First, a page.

Pathways of reorganization, leadership and long-term sickness absence due to mental diagnosis among local government public sector employees in Sweden 1998-2012
2014 (English)In: 7th European Public Health Conference, 19-22 November 2014, Glasgow, Scotland: Conference Programme, 2014Conference paper, Poster (Refereed)
The aim is to study local variation in long-term sickness absence due to mental diagnosis among local government public sector employees during a fifteen year period (1998-2012) and its relation to reported larger reorganizations of local government public services in the periods of 2000-2004, 2006-2008 and 2010-2012. Longitudinal cluster analysis of ecological data is performed on the incidence of 90 days or longer sickness absence including new disability pensions each year between 1998 and 2012, generating clusters of municipalities with lower and higher incidence of sickness absence across the period studied. Aggregate data from surveys performed in 2004, 2008 and 2012 with the leading political, administrative and union representatives in all of the 290 municipal level local governments in Sweden on organizational change are used in logistic regression analysis to elucidate whether there are significant effects of different types of organizational change and leadership during the reorganization on mental sickness rates across time. The analysis is performed with control for organizational complexity of larger cities (residential cities and those with over 50.000 inhabitants), population size generally, and municipality unemployment levels. The results indicate statistically significant effects of both organizational changes reported 2004, 2008 and 2012, as well as leadership reported in 2012, on top of the impact of large scale organizational complexity. Large scale organizational complexity, as well as general organizational change pressure and mandatory management of work place meetings all tend to increase the probability for long-term sickness absence due to mental diagnosis. In contrast, organizational change guided by specific characteristics with regard to implementation within an organizational field (social care in 2008), as well as specific leadership by targeted manager-employee communication, tends to significantly reduce long-term sickness absence. These findings suggest two alternative pathways of reducing mental stress leading to long-term sickness absence for local governments during large scale reorganization: implementation within an organizational field, and managerial work-place policies based on personalized leadership communication.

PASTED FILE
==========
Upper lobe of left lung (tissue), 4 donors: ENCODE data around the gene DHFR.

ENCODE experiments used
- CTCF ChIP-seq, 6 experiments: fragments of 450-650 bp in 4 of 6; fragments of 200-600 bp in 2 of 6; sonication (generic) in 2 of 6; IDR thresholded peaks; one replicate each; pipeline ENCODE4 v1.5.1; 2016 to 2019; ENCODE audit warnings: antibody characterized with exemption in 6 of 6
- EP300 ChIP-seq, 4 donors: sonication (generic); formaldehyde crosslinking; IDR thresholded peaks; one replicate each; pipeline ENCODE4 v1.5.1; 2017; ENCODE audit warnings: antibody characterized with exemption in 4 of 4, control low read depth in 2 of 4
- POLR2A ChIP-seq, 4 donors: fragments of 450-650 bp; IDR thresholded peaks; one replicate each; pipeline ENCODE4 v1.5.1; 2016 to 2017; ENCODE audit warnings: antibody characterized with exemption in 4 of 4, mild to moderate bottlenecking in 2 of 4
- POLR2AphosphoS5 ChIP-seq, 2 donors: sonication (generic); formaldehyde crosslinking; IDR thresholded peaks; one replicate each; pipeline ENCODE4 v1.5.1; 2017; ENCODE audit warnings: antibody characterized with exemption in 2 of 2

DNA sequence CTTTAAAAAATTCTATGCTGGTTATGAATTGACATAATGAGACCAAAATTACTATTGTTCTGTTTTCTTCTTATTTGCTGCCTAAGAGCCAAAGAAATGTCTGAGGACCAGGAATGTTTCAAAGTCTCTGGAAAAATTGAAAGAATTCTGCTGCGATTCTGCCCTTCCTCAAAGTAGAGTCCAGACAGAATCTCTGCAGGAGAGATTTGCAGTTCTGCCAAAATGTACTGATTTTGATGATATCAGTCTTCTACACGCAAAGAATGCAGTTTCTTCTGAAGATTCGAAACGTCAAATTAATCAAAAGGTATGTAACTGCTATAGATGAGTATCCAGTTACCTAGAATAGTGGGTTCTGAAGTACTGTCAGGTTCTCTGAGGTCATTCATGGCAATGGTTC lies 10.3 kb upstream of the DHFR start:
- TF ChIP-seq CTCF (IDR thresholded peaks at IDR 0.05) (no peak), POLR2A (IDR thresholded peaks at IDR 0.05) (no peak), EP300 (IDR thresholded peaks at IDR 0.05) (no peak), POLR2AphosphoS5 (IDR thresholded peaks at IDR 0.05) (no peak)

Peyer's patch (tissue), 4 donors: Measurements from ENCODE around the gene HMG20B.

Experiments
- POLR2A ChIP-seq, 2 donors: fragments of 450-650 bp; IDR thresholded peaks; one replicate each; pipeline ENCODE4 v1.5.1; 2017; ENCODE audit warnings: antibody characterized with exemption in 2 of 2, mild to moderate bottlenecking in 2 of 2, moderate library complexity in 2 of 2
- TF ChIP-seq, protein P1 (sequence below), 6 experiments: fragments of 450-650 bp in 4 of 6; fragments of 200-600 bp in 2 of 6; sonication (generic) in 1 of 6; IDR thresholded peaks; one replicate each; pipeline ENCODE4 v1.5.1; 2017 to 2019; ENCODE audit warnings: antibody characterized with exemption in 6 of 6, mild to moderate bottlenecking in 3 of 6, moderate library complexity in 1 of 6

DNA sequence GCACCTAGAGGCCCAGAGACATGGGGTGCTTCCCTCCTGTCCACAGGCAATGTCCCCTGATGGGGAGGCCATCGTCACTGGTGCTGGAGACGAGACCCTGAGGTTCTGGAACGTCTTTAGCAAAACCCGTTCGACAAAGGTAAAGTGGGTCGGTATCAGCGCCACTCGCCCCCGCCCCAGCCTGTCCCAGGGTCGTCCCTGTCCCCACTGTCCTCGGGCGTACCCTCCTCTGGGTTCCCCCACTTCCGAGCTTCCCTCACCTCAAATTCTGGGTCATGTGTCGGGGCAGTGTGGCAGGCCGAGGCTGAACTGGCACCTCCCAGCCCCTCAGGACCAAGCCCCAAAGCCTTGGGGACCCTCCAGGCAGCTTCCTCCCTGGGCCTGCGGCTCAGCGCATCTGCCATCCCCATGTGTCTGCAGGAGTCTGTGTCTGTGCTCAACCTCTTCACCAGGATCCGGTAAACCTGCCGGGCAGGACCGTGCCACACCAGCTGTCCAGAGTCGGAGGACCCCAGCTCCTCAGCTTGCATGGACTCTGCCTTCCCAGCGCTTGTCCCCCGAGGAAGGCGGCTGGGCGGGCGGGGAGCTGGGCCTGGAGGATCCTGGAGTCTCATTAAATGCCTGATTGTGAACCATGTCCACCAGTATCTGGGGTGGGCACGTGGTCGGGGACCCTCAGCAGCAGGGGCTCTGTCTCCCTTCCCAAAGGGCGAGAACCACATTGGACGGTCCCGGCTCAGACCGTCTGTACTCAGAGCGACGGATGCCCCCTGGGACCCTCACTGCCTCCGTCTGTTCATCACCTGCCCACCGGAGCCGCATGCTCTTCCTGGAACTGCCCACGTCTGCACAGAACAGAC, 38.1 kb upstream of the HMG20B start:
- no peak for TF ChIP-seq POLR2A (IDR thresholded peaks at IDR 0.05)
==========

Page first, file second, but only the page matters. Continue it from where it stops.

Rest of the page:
Place, publisher, year, edition, pages
Public Health, Global Health, Social Medicine and Epidemiology
IdentifiersURN: urn:nbn:se:kth:diva-158210OAI: oai:DiVA.org:kth-158210DiVA: diva2:775358
7th European Public Health Conference, 19-22 November 2014, Glasgow, Scotland, 2014
QC 201502182015-01-012015-01-012015-02-18Bibliographically approved